Letter to the editor: Will County Board inaction threatens mental health services for residents

5/27/2016, 11:01 a.m.
Letter writer Teena Mackey is the President of NAMI of Will Grundy counties.

Ironically, May 2016 is Mental Health Month.

The goal of Mental Health Month is to raise awareness about the challenge of mental illness and although we have accomplished the goal it certainly has not been in the manner intended.

As a result of the recent proposal by the Will County Health Department to eliminate services and medication management to adults diagnosed with a mental illness calls to the information line at NAMI (National Alliance for Mental Illness), the Will Grundy affiliate have quadrupled.

The U.S. Department and Health and Human Services statistics indicate that 1 in 5 adults, 20% of the population experiences a behavioral health disorder in a given year, yet 60% go untreated.

One in five of us, 20% of the population

You, your friends, family, coworkers, parents, children, siblings and peers could struggle in any given year with the challenge of a mental illness.

In Will County 20% of the population translates into roughly 137,083 individuals or perhaps a more important number is 34,812 families.

Believe me when I say that families who are impacted by the diagnosis of mental illness are intimately aware of pervasive lack of services available in Will County.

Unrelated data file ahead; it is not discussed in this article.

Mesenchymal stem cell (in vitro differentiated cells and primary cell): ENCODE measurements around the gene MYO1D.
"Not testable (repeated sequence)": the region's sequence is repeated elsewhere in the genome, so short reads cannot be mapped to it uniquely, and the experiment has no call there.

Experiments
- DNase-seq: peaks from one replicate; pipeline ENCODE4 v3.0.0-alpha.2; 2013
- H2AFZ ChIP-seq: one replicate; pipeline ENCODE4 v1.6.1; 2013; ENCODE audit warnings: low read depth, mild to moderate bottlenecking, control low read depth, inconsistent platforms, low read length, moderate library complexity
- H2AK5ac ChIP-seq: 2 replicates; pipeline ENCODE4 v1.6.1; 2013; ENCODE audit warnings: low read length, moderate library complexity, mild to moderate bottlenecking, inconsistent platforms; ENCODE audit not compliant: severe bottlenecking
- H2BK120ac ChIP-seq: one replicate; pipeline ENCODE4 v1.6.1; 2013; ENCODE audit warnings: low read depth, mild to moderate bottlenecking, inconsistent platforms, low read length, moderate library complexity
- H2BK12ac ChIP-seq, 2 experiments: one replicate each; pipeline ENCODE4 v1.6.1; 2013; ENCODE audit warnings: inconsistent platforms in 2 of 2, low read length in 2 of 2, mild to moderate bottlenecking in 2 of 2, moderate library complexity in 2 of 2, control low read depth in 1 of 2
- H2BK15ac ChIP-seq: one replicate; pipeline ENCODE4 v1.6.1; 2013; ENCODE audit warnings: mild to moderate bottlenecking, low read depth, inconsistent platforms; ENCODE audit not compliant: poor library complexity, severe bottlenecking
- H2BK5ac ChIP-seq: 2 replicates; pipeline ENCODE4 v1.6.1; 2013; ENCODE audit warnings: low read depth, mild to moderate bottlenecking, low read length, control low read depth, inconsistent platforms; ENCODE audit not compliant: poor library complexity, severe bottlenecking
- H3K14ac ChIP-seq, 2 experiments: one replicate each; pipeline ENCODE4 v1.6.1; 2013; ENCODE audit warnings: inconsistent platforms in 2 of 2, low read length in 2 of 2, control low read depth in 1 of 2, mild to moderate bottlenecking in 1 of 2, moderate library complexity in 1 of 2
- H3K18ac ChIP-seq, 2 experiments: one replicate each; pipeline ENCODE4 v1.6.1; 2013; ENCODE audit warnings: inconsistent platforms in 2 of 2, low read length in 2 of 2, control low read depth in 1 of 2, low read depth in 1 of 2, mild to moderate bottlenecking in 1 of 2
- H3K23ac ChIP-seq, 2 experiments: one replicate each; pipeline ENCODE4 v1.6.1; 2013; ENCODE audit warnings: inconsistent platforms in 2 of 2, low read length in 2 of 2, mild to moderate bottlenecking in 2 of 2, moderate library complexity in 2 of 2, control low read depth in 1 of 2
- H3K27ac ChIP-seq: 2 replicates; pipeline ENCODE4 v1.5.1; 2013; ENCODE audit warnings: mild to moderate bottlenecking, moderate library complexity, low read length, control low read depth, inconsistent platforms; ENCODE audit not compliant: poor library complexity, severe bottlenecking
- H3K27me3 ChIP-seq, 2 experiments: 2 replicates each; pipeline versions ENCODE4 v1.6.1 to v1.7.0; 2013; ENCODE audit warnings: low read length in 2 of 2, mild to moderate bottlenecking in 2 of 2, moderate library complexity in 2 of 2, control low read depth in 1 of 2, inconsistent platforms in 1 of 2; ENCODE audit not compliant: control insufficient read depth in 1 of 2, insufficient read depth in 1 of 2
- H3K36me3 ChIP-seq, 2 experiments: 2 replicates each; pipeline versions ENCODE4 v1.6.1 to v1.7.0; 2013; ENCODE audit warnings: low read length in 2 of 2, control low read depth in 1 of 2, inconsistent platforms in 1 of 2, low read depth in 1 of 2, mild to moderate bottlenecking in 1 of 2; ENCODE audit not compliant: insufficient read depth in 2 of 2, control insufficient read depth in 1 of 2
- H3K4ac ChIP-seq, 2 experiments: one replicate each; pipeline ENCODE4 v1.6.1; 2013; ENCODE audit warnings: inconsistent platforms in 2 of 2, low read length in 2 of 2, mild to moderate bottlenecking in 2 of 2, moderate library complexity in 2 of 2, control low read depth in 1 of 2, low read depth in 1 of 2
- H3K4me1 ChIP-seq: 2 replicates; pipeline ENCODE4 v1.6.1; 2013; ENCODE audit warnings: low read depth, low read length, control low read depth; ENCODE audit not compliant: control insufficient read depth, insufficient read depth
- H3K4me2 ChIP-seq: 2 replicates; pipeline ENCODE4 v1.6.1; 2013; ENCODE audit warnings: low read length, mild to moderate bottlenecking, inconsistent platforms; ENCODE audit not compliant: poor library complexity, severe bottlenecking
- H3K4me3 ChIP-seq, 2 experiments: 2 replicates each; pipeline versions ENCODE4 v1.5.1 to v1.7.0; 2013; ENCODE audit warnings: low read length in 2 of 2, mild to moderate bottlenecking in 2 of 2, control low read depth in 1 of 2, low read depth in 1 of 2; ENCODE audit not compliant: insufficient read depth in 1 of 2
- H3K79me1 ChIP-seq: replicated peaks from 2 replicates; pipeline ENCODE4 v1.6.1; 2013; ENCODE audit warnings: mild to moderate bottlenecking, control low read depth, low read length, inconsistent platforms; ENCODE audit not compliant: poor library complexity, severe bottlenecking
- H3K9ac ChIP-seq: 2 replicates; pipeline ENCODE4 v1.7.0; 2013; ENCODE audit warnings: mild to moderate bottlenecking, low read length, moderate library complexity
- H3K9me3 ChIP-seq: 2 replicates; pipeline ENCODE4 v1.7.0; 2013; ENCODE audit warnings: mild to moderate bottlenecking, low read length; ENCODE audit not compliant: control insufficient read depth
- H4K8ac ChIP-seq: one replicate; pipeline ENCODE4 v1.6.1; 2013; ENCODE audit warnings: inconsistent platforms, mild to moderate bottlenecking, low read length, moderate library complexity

8% of the population struggles with the challenge of asthma. It’s hard to imagine that upon entering the Will County Medical Center a sign on the wall would say, “The mission of the Will County Community Health Center is to improve the health of the residents of Will County by providing access to quality medical and dental care through community collaboration, service and education; unless of course you have asthma. If you have asthma YOU DON’T MATTER.”

It is not an exaggeration that the message that the Will County Health Department is sending to 20% of the population and their families is “YOU DON’T MATTER!”

Will County Board members were recently quoted as stating something to the effect of why should we pay for a State of Illinois program?

Clearly the Will County Board has determined that distributing your hard earned tax dollars to assist and support 20% percent of the persons who are diagnosed with a mental illness—137,083 residents—34,812 families—isn’t just a low priority, YOU DON’T MATTER!

Why is that? Why would a Board who claims to care about it residents and who clearly does care about its residents in the preponderance of their efforts is so clearly willing to completely ignore the needs of a significant population of its residents and their families.

In fact a recent press conference County Executive Larry Walsh made clear that, “if we ran out of salt and depleted the available salt in the county and it was still snowing we wouldn’t just stop plowing the roads in the county. We would solve the problem.” Clearly, the County wants to react to the needs of the residents and solve problems.

BUT, the stigma of mental illness persists.

Stigma is a mark of disgrace that sets a person apart. When a person is labeled by their illness they are seen as part of a stereotyped group.